How To Leave Your Job On Good Terms

It’s unlikely that you’ll want to stay with the same company during your entire working career; there are roles out there that may be more aligned to your future goals and aspirations. When the time comes to say goodbye to your organisation and move on to the next, it can be beneficial for you to leave on good terms.

There are a number of reasons for this, including getting a positive reference, networking opportunities and being recommended to another employer. Wouldn’t you prefer your professional reputation to stay intact? It can be tempting to throw in the towel and tell people what you really think of them, but try to avoid doing that by following these simple hints and tips:

Don’t boast on social media

If you use Twitter, Facebook, LinkedIn and the rest, don’t mention your current place of work, the fact you’re having an interview, or how much you hate your job. This can alienate more people than you know, including colleagues, your boss, and the person who interviewed you. If you’ve come across well in an interview situation, you wouldn’t want to ruin it by boasting about it as soon as you get home; they may well change their mind if they believe you aren’t going to be respectful as an employee. Leave boasting and ranting offline.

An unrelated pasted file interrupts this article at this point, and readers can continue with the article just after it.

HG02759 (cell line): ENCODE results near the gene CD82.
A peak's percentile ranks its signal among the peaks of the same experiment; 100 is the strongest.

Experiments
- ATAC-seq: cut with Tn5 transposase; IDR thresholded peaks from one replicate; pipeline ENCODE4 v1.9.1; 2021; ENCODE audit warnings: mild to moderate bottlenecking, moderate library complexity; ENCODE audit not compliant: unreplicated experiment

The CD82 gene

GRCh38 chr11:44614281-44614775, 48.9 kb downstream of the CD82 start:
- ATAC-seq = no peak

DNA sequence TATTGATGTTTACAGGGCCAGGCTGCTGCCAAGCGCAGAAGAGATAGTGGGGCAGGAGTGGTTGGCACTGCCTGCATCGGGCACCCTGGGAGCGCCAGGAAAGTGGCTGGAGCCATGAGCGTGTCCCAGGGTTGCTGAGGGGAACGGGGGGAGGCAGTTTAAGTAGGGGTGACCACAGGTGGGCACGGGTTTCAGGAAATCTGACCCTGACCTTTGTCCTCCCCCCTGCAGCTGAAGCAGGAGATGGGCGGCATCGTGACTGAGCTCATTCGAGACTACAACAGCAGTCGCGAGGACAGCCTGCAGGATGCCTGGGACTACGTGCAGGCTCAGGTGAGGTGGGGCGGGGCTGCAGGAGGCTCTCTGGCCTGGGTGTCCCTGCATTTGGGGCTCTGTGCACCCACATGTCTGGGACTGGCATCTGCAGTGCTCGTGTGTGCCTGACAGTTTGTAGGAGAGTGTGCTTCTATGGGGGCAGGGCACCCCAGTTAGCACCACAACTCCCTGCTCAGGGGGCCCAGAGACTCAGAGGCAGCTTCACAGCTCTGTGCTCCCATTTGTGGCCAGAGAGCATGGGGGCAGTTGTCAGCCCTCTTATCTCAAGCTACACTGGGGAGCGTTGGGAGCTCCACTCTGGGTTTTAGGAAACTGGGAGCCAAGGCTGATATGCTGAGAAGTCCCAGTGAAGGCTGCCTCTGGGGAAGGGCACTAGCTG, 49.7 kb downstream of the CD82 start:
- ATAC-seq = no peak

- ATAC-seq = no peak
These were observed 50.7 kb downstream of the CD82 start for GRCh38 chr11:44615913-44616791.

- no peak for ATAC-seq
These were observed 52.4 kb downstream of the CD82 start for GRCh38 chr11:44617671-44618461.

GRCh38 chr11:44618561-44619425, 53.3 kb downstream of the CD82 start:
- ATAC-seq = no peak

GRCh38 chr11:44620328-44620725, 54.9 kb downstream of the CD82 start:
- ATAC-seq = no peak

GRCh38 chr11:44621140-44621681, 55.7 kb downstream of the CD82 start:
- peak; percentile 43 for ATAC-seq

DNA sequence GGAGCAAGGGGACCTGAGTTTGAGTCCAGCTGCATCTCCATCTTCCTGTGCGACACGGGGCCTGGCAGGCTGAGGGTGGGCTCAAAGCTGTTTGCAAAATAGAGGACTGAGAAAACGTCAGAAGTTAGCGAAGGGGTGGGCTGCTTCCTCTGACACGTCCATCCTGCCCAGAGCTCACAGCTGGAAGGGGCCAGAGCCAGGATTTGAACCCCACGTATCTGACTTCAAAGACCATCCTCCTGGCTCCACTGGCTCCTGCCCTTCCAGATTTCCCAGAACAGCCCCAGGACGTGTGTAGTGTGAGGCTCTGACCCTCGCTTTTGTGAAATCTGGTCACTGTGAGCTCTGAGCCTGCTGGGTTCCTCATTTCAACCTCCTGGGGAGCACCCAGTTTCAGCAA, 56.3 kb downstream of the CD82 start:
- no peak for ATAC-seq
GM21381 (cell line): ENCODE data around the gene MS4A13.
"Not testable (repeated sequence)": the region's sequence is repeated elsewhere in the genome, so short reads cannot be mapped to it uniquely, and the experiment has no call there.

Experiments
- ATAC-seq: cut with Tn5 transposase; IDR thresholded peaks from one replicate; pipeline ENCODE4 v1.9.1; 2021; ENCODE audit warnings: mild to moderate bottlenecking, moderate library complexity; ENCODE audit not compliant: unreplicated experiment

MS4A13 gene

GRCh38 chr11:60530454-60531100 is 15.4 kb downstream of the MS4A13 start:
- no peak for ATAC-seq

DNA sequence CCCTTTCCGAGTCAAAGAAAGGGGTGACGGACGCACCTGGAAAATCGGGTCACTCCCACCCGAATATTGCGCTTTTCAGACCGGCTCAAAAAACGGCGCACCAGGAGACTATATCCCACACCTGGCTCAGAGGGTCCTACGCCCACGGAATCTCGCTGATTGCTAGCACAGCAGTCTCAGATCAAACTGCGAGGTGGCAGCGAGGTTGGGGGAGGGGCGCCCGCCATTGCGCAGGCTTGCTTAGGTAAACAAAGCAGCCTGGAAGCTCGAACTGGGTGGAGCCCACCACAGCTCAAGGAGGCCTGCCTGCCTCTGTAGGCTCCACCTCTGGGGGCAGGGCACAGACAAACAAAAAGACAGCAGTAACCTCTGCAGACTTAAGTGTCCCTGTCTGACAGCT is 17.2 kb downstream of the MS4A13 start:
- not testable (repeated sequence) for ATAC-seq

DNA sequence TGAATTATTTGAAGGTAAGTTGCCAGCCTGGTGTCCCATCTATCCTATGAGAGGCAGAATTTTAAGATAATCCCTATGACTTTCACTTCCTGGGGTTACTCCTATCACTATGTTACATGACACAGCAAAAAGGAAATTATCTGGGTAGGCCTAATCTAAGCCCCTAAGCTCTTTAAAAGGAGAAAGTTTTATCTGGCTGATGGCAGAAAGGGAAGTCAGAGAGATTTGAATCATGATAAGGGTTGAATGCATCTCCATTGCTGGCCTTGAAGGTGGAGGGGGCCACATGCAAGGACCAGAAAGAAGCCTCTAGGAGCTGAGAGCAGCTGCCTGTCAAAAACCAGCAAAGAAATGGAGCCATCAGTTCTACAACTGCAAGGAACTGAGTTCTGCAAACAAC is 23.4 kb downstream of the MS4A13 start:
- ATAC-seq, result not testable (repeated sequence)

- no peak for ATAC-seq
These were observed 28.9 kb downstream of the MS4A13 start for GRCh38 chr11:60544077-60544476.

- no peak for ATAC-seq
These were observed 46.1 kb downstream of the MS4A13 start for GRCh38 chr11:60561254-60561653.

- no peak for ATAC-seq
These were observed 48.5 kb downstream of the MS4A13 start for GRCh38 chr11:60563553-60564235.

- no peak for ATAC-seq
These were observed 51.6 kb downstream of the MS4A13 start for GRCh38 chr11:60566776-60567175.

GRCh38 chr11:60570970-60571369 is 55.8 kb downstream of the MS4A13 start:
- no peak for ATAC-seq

Write a good resignation letter

Those involved in the legal jobs market won’t need reminding, but others should remember to check how much notice they need to provide to their current employer before they can leave. This should be written into your contract (of which you should have a copy), and you should follow what is written to avoid any disputes. Now you can write your letter of resignation; try to keep this relatively vague and leave any further points of discussion for your exit interview.

Speak to your manager

When you have printed and signed your letter, ask your manager to sit down with you for a few minutes. Explain that you are handing in your notice, but you should also take the time to thank them for the opportunities that you had in the organisation. Prepare a reason for why you’re leaving as it is likely they will ask. If you’re looking for a non-offensive statement, just let them know that you’re looking to progress on your career path and you believe the new position will help you to achieve your future goals.

Be productive in your notice period

Even though you’ve let your manager know you’re changing jobs, other people in the business may not be aware of it. You’ll be expected to carry on as normal until your last day of employment. In the meantime you can organise a handover document, train your replacement, remove personal items from your desk, and tidy up your computer. When other employees do find out about you leaving the company, they’ll probably ask where you’re going; remember not to boast about a pay rise as your boss won’t appreciate it!

Kevin Kholi

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